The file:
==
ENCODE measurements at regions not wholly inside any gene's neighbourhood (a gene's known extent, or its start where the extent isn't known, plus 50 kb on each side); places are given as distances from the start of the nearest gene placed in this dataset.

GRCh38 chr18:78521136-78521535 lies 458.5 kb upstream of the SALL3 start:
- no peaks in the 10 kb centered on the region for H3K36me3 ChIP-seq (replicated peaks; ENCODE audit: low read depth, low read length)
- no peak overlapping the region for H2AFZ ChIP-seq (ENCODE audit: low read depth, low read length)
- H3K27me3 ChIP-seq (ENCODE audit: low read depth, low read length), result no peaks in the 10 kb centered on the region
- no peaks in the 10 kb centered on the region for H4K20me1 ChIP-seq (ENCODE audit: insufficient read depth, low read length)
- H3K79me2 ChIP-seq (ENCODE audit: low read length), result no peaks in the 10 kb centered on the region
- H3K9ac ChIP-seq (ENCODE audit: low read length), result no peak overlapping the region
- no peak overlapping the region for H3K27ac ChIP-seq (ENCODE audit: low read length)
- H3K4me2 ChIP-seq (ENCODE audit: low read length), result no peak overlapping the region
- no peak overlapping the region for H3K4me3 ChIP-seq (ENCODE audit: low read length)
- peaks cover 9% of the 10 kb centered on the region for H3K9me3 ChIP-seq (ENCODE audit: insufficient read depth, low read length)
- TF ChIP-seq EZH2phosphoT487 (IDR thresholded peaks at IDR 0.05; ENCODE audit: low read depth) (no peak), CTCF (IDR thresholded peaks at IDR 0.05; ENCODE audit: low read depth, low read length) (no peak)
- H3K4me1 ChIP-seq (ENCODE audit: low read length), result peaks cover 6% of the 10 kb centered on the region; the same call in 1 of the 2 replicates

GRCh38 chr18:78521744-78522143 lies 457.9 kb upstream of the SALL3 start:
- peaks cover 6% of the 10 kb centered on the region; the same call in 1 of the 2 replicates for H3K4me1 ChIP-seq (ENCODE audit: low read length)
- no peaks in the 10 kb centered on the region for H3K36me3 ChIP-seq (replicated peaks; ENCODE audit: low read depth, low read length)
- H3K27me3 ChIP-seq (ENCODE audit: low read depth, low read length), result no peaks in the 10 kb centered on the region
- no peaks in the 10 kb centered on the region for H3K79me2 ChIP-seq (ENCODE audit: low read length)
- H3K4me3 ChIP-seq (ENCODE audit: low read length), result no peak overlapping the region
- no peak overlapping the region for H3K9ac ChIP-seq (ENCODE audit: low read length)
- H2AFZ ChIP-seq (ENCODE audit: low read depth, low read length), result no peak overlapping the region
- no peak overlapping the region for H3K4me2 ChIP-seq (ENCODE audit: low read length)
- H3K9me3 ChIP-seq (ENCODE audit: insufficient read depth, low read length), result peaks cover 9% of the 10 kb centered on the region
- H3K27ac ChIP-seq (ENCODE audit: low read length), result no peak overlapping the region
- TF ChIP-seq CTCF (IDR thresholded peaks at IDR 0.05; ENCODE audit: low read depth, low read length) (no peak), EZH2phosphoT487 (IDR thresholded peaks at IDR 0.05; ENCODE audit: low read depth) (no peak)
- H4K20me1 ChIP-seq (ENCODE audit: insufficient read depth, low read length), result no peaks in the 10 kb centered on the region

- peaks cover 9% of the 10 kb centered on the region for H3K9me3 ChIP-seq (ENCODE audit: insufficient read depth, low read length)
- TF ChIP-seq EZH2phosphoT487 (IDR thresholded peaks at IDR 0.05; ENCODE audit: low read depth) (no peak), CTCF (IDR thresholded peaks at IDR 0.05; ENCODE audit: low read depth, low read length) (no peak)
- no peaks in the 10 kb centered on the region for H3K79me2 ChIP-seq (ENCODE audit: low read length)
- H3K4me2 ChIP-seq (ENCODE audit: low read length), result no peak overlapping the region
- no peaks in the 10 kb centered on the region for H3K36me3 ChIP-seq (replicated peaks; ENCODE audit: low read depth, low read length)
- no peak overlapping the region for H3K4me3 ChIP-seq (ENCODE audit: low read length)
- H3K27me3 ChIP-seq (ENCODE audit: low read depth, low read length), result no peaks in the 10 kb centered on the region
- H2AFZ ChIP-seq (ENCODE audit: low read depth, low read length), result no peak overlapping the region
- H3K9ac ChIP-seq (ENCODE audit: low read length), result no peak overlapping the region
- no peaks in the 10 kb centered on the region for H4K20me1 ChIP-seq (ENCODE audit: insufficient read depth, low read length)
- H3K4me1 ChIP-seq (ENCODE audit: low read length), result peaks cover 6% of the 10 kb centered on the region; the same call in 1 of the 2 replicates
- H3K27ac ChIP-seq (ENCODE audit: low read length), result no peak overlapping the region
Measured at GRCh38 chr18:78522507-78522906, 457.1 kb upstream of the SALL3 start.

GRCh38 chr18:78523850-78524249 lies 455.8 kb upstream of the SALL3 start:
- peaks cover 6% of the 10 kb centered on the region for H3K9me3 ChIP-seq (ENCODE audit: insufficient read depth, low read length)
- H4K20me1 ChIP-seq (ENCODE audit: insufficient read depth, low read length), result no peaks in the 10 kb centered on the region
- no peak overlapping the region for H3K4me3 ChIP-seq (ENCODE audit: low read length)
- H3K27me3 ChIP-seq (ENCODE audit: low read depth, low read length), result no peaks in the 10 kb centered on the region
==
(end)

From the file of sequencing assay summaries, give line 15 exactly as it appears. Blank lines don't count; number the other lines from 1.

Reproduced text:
GRCh38 chr18:78521744-78522143 lies 457.9 kb upstream of the SALL3 start: